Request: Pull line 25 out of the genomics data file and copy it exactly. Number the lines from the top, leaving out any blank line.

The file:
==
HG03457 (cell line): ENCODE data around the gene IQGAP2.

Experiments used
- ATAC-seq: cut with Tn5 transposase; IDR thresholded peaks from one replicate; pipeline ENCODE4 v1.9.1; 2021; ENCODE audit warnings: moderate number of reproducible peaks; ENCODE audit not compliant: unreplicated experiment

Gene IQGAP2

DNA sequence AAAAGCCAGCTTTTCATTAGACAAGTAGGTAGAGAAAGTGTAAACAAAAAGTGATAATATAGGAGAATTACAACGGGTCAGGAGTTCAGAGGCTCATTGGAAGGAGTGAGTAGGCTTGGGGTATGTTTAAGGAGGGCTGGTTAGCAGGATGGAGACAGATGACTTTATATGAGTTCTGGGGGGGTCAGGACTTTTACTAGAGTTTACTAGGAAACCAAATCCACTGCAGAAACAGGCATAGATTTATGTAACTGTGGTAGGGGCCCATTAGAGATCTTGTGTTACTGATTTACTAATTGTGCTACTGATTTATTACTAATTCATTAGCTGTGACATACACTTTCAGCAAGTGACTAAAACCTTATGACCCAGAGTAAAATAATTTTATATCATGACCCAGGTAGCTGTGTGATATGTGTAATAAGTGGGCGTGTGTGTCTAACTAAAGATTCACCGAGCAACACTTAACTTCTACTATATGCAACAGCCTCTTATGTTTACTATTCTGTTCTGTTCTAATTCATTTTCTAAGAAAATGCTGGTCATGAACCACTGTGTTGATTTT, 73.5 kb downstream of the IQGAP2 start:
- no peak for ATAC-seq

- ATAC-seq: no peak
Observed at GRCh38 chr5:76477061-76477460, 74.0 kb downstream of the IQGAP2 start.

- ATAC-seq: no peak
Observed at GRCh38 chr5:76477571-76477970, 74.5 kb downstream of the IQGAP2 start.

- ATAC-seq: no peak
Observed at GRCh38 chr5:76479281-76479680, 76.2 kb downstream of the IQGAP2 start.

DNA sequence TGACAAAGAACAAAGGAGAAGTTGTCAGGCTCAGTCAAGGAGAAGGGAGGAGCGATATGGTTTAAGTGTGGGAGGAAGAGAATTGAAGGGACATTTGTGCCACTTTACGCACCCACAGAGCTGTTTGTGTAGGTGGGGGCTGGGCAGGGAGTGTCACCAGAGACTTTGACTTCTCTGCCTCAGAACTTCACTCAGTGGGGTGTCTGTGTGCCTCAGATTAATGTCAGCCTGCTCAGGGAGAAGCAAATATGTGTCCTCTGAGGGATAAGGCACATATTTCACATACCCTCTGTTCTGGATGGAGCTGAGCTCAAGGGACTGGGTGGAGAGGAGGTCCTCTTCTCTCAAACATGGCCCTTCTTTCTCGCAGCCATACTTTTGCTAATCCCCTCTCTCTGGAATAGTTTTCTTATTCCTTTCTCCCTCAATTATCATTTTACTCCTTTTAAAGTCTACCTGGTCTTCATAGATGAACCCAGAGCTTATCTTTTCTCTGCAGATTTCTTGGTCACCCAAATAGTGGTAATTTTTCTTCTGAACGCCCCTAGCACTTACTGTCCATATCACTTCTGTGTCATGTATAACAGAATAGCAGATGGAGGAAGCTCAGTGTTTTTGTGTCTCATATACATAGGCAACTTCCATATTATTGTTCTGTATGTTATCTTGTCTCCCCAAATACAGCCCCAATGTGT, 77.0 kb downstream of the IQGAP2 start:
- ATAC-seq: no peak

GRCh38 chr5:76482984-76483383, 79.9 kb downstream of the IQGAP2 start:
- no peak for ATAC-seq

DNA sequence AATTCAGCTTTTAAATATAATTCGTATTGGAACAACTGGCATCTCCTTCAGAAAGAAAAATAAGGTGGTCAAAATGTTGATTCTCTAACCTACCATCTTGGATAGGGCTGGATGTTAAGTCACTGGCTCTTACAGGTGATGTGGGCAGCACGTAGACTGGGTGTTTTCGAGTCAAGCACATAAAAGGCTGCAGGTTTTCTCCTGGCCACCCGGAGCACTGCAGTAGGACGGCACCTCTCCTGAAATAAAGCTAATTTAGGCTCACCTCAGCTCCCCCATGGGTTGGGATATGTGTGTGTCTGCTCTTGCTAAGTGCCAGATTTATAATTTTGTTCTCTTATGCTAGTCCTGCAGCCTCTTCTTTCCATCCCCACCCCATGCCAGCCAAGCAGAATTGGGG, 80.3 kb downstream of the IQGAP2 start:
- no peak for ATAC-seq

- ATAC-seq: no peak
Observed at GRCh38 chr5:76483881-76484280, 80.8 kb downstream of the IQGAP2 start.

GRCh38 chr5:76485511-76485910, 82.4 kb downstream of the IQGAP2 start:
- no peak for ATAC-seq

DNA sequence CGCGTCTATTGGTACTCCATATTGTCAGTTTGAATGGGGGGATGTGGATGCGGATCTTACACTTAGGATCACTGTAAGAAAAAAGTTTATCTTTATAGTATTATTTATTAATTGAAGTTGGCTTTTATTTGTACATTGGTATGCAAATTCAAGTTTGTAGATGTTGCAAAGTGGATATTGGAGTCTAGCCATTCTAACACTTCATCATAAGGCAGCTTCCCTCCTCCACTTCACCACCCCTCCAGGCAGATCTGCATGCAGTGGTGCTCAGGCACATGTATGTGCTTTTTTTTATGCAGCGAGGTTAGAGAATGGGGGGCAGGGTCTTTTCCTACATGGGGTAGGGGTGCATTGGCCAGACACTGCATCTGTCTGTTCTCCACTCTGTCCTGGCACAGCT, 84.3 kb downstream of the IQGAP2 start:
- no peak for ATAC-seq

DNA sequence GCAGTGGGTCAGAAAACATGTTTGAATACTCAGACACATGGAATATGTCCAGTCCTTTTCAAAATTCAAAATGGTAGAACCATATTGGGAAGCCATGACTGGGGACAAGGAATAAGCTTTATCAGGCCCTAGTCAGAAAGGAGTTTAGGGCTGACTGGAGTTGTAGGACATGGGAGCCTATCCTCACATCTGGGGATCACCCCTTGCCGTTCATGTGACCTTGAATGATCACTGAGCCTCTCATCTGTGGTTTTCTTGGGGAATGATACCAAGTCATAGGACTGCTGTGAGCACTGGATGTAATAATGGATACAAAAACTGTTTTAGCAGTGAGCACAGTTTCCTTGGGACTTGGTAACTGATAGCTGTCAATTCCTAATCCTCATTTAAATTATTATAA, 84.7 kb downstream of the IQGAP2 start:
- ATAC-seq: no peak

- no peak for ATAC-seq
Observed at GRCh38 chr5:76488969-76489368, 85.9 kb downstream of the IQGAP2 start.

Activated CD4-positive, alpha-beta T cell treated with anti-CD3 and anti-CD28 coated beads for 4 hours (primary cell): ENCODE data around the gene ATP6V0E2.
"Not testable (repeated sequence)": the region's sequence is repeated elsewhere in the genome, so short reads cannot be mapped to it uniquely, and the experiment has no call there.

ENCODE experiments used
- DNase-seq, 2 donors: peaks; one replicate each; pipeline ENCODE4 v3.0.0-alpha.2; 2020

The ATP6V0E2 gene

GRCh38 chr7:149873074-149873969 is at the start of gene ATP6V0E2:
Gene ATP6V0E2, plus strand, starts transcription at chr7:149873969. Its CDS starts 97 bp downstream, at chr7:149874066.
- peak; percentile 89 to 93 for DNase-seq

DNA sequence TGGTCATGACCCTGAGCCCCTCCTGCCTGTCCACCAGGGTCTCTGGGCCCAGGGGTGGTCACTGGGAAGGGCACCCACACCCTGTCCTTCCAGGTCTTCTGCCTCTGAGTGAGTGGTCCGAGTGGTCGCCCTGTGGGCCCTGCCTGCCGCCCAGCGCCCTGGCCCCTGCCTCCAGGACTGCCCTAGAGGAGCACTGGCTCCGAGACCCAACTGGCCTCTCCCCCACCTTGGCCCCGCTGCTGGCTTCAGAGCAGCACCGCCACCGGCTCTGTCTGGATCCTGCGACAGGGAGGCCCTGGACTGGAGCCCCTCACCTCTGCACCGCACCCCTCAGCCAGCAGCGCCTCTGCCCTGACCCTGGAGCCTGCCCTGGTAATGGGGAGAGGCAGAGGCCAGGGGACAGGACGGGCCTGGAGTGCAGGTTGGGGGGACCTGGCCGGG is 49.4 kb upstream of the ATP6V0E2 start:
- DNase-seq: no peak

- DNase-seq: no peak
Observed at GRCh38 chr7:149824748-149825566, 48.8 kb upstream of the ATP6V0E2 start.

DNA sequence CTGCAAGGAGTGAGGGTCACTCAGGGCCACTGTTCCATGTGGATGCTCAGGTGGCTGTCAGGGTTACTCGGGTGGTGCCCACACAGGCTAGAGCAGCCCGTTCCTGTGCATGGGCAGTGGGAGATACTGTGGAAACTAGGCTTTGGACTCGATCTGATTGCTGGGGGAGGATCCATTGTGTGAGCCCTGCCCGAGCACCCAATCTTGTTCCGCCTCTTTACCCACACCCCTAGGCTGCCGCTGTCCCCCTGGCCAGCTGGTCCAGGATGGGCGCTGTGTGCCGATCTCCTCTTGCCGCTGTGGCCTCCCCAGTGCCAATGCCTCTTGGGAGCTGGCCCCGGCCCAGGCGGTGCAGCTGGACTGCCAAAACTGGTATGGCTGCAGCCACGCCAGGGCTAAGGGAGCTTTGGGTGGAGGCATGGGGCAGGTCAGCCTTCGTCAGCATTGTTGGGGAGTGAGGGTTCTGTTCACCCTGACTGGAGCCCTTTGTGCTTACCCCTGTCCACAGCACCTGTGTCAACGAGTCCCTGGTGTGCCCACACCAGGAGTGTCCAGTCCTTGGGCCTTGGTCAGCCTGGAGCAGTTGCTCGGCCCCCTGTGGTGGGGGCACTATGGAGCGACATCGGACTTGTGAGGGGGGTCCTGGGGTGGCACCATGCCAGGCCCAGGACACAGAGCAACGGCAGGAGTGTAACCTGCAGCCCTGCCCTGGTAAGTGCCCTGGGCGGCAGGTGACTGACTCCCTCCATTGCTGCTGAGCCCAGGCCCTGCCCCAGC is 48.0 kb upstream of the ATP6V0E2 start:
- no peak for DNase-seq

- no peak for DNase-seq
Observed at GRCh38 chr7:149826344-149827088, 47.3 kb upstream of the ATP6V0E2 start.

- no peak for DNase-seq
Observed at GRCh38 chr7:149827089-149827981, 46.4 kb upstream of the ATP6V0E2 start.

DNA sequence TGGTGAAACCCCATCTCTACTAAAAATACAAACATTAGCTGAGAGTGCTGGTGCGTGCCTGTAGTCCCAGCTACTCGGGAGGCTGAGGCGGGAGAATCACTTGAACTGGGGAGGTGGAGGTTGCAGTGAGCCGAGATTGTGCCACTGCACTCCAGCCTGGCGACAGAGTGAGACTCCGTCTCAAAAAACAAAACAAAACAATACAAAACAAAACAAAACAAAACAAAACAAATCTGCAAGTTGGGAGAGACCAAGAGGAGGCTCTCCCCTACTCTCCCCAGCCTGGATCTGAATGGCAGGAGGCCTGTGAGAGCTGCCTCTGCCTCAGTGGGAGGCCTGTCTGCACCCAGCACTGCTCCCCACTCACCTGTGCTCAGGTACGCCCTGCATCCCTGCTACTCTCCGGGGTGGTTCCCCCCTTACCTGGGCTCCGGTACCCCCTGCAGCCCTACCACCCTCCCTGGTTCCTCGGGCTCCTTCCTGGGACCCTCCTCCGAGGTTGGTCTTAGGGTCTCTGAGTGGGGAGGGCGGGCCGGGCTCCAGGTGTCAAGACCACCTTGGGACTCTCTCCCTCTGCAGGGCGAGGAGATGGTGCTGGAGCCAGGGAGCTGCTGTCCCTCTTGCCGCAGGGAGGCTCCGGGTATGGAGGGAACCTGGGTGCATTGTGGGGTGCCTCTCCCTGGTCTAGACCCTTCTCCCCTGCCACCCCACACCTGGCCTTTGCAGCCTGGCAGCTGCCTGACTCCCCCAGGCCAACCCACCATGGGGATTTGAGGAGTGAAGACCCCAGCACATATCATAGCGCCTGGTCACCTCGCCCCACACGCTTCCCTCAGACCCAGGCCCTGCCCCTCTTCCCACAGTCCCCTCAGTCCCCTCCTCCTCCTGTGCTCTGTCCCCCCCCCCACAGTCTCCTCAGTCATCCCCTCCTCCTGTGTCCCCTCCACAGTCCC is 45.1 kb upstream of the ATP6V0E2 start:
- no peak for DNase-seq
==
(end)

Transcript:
DNA sequence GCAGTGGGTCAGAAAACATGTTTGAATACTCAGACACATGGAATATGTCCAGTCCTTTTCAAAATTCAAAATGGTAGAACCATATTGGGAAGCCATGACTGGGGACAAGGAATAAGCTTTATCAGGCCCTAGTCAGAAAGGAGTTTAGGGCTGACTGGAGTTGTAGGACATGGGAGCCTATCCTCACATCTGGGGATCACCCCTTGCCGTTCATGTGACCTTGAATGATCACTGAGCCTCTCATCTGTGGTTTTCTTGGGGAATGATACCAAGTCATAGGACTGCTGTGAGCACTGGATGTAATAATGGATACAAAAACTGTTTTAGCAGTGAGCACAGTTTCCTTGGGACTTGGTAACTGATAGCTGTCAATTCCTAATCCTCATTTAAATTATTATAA, 84.7 kb downstream of the IQGAP2 start: